Rick Warren's ability to identify markers of the contemporary, Western church is itself noteworthy. His apparent willingness to borrow from outside the Kingdom of God being more of a common thing among us. After briefly describing the Soul Winning, Experience God, fellowship (Family Reunion), Classroom, and Social Conscience church types, he writes: The truth is, all five of these emphases are important purposes of the church and must be balanced if a church is to be healthy. Yes, many have called for balance in expression & objectives of the Church, though short specific authority from God.[p.122...] In truth, this manner of balance remains a teaching unknown in the doctrine of Christ. We are to be and do all that He has commanded, above our would-be attempts to balance.


Despite Rick's call to grow the church from the outside in[p.138], all churches from inception do grow from the inside outward. The lone missionary into a spiritual desert of hedonism & vanity will begin the work from the inside with the truth, wisdom and strength God has given him to serve.
Saddleback Profile [1995]:
Community - Unchurched:[31,000]
The Crowd - Regulars:10,000
Congregation - Members:5,000
Committed - Maturing Members:3,500
The Core - Lay Ministers:1,500
TOTAL Attendance:~23,000
From the concentric Saddleback attendance profile [right], we may observe in that less than 1/4 of the total seated are understood to be maturing. For many churches with expanding attendance, a substantial challenge lingers in how/where to accommodate the largest number of crowd and congregation who are themselves found in a time of comfort; neither growing nor seeking. Can we assimilate them into the Kingdom of God? Of this, brother Warren writes, Are there unrepentant pagans mixed into Saddleback's crowd of 10,000? Without a doubt! When you fish with a big net you catch all kinds of fish. That's okay. Jesus said in one parable, 'Don't worry about the tares mixed in among the wheat. One day I will separate them.'[p.237] Yet, we know Jesus to have indeed sent the pagans packing. Not by being unkind or insensitive to their needs, but resultant in His teaching of more difficult things. When the regular church assembly is to be devoted to seeker-sensitive evangelism, pagans & the uncommitted will linger... in such we most often find ourselves looking to build ever larger auditoriums under which they may gather. Thankfully, Rick Warren has (and continues to the date of this writing) encouraged us not to be about the construction of large church buildings, but rather to make better use of smaller facilities vis-a-vis multiple services, etc.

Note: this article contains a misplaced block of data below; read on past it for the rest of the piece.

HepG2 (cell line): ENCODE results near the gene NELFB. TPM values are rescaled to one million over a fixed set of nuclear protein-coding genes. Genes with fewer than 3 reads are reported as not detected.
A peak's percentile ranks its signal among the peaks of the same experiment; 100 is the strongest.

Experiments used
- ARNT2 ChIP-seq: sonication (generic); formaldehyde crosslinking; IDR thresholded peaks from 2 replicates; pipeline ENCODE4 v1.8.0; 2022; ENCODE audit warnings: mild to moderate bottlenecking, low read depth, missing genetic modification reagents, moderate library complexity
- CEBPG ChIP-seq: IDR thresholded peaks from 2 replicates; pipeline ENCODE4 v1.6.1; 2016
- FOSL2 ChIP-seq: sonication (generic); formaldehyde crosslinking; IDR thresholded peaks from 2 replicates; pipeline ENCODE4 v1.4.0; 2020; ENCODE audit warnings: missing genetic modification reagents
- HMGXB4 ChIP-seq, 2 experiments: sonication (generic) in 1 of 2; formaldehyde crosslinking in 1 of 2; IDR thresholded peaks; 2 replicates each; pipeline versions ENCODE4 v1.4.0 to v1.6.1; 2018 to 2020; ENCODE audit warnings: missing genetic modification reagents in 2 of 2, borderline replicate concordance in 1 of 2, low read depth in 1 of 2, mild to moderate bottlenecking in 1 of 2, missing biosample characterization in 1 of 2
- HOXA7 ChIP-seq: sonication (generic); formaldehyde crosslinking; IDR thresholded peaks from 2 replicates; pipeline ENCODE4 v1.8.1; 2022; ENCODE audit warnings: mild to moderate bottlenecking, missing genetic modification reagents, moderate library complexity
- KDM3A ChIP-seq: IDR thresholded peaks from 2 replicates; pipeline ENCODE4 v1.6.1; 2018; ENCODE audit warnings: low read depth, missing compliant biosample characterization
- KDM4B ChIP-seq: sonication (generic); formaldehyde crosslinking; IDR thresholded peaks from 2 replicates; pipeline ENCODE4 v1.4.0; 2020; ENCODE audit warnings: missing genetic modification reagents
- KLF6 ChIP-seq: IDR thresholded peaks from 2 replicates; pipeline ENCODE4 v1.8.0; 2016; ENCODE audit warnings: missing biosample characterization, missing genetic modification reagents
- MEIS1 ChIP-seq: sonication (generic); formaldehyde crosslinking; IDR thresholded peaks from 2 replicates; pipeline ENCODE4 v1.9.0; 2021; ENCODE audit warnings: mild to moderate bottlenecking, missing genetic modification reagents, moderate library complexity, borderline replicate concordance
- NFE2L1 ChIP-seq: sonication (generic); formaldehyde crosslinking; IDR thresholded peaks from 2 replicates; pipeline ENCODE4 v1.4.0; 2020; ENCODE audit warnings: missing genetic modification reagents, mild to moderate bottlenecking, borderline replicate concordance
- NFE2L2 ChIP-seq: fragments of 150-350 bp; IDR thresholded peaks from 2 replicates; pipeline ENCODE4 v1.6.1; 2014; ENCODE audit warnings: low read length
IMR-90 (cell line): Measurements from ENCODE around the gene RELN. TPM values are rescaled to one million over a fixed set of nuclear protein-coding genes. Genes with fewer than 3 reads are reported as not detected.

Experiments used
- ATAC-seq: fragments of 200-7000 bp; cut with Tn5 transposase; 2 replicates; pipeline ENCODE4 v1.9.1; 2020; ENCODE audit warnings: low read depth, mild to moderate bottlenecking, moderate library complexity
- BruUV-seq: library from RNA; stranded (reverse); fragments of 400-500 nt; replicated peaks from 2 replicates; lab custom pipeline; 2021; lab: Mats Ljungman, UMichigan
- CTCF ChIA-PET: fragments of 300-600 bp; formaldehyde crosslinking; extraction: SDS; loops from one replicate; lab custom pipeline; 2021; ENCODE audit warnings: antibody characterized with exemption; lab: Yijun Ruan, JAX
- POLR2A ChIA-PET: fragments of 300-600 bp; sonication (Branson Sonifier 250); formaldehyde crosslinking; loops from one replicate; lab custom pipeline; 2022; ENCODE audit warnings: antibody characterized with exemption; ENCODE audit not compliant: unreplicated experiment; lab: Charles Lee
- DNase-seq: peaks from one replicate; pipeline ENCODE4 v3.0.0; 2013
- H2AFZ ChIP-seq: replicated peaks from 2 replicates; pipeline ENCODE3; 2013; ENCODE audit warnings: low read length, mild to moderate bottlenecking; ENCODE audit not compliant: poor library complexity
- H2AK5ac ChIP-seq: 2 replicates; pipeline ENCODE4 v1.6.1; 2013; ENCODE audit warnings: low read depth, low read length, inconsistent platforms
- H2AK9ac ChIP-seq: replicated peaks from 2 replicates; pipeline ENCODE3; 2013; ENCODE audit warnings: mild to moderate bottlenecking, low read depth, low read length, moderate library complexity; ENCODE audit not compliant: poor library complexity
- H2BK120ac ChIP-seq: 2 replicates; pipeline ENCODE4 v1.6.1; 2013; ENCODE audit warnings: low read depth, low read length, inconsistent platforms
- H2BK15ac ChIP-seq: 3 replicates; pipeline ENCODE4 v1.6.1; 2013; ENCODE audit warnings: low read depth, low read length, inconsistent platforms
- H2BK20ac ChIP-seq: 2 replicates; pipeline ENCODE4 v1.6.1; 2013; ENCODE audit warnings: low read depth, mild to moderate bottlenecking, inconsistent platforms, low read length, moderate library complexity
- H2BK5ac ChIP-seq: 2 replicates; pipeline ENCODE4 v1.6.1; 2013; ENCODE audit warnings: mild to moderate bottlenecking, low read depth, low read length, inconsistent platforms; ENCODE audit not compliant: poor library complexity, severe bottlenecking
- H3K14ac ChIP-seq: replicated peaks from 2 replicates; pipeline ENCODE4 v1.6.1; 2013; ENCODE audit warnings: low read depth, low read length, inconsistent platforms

Does Christian love respond foremost to need, or to passionate vision? Pastor Warren writes:
An important distinction to remember is that people respond to passionate vision, not need. That's why many stewardship campaigns don't work: They focus on the needs of the church rather than the vision of the church.[p.345...]
and also...
I've read a number of articles and books that state that the baby boomer and baby buster generations will not commit to anything. This simply isn't true! What they do expect is to receive value equal to their commitment.[p.348]
Should passion be required in bringing individuals to commitment, it may be that those same people yet lack the passion of Christ within them.(?) In our surrender and covenant to Jesus, there can exist no man's value equal delineation. A "by faith" commitment has become as often understood by California's baby busters as apportioned in life virtual: exercise to be performed in the abstract; perceptual in scope; void of deep conviction; auxiliary to one's own personal life. [Recently, the Saddleback team has targeted the teaching of commitment to seekers, with which we hope them every success!]
What is desperately needed today are pastors and teachers who will clearly teach God's perspective -- about work, money, pleasure, suffering, good, evil, relationships, and all the other key issues of life. When we have perspective, "we will no longer be like children, forever changing our minds about what we believe because someone has told us something different, or has cleverly lied to us and made the lie sound like the truth" (Eph. 4:14 LB) Perspective is what produces stability in people's lives.[p.355]
Perspective? Or greater, the presence of God by His Spirit, with His perspective? Are we clearly teaching God's perspective in all things, for Saddleback and beyond? Rick further writes: